Standing by for the first "sorry we missed our appointment, somebody forgot to plug the van in overnight!"
Posted by c_j_ over 6 years ago
About time too.

BT have lots of Transit-class vehicles around town, and an infrastructure that should be ready to provide the necessary charging and servicing capability.

30 years ago, Lucas Chloride Electric Vehicles of Birmingham shipped their electric versions of the Bedford CF van.

A couple of years ago, Lord Mandelson refused to help LDV (also of Birmingham) survive being sold off by their Russian owner and finish bringing the LDV Electric Maxus to market. A BT order would have done instead.

Mind you, DSL and a high power DC motor in close proximity... hmmm.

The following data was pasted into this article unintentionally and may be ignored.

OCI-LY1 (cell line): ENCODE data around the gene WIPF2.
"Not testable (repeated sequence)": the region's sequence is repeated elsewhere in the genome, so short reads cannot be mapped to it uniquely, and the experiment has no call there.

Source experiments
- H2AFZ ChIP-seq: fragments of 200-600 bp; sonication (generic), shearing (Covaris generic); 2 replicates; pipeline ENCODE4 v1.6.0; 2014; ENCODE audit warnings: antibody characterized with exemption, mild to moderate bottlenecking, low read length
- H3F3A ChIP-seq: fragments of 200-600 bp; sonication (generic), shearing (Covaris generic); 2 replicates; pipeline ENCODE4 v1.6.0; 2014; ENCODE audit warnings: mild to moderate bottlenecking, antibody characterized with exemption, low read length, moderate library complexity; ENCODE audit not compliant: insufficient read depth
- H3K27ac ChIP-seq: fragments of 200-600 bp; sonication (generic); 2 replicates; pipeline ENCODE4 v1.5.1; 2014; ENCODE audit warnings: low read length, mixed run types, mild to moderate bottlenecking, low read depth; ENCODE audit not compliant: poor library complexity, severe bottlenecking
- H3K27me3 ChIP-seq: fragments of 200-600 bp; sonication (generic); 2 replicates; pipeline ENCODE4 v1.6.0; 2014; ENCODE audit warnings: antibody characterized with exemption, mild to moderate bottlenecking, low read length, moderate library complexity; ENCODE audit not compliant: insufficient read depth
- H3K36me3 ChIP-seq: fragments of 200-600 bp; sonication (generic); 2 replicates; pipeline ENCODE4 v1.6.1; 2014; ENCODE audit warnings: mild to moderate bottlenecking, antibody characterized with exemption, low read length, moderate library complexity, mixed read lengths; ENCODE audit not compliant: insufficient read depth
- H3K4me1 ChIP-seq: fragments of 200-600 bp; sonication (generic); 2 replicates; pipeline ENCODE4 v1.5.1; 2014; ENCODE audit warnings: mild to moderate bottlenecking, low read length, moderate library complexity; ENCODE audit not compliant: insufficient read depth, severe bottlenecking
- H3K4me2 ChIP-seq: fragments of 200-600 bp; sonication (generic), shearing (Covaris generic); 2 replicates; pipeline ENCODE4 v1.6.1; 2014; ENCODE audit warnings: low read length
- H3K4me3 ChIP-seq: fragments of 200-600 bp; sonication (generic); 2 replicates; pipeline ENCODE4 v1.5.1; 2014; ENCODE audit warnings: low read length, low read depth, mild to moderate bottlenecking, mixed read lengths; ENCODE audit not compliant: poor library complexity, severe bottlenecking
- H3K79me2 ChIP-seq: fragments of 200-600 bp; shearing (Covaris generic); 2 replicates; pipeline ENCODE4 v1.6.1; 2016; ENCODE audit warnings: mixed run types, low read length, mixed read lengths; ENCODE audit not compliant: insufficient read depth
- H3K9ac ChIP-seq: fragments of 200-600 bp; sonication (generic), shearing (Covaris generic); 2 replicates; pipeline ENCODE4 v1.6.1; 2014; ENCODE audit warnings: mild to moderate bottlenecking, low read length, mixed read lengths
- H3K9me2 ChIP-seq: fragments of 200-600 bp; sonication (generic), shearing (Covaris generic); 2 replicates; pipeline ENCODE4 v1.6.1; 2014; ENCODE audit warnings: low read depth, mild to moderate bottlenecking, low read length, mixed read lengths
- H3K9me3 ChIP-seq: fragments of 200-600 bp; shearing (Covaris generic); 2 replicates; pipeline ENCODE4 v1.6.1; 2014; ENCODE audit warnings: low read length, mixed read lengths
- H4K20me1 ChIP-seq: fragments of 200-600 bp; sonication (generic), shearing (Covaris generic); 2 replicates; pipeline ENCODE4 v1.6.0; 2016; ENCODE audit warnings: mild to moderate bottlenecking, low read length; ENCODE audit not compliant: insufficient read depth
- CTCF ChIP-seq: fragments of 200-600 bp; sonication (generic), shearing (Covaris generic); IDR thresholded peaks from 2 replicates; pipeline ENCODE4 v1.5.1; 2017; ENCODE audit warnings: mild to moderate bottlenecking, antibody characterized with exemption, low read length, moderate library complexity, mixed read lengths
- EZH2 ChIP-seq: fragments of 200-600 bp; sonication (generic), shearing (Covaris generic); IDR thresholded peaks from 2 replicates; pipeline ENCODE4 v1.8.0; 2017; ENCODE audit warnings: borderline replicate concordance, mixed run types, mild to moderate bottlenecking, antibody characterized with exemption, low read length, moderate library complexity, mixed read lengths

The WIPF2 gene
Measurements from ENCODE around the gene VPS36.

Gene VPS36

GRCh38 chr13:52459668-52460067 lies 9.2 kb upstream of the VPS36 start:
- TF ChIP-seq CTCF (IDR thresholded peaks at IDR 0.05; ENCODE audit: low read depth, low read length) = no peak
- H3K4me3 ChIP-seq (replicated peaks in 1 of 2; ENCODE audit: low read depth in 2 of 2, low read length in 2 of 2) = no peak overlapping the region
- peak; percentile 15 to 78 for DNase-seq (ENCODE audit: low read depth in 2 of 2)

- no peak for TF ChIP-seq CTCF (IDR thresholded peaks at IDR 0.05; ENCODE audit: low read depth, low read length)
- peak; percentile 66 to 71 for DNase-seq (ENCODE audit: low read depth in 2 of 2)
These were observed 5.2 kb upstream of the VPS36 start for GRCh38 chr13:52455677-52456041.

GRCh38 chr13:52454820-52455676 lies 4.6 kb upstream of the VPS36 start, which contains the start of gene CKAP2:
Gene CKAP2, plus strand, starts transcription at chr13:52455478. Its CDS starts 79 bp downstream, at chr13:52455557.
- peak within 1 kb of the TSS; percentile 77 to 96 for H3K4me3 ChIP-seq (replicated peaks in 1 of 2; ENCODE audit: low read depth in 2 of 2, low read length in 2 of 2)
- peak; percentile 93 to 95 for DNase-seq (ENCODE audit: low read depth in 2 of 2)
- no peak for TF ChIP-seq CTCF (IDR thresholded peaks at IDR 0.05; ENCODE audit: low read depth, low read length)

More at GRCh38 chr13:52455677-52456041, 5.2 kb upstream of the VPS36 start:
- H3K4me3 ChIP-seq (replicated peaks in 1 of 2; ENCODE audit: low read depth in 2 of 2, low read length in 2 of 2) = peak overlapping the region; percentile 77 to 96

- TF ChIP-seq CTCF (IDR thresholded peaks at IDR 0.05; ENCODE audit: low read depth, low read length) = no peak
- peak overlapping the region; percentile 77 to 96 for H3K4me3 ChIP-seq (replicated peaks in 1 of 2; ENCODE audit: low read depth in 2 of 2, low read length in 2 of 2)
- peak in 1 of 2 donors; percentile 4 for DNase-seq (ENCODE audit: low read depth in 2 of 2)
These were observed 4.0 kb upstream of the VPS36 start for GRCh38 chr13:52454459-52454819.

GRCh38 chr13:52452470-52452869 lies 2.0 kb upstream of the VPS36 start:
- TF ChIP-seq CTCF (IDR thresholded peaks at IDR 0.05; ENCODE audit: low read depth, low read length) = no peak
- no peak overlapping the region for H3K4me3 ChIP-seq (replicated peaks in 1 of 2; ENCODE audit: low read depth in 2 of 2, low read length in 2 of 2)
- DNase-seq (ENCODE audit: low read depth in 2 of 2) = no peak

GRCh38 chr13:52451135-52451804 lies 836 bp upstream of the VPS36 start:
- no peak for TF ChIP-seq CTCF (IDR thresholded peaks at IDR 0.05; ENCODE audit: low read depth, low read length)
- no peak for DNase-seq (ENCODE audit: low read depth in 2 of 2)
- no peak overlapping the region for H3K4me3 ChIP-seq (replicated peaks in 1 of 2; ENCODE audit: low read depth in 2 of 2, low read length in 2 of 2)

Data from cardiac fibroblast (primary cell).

Posted by Jayare over 6 years ago
Regarding the criticism that the carbon emissions are simply shifted to the point of energy creation. People seem to forget the carbon emissions created in processing oil. First it needs to be got out of the ground and transported to the refinery, then the refining process is incredibly energy hungry, the average refinery uses enough power to provide for around 250,000 homes. Going forward, the cost of then transporting the fuel to the service station. All these processes are emitting carbon. It's not just what comes out of the tailpipe!
Posted by timmay over 6 years ago
I guess they have to tackle their growing energy demand as FTTC not only requires power but someone to drive out each time to connect a new customer!
Posted by otester over 6 years ago
Still playing the 'climate change' game...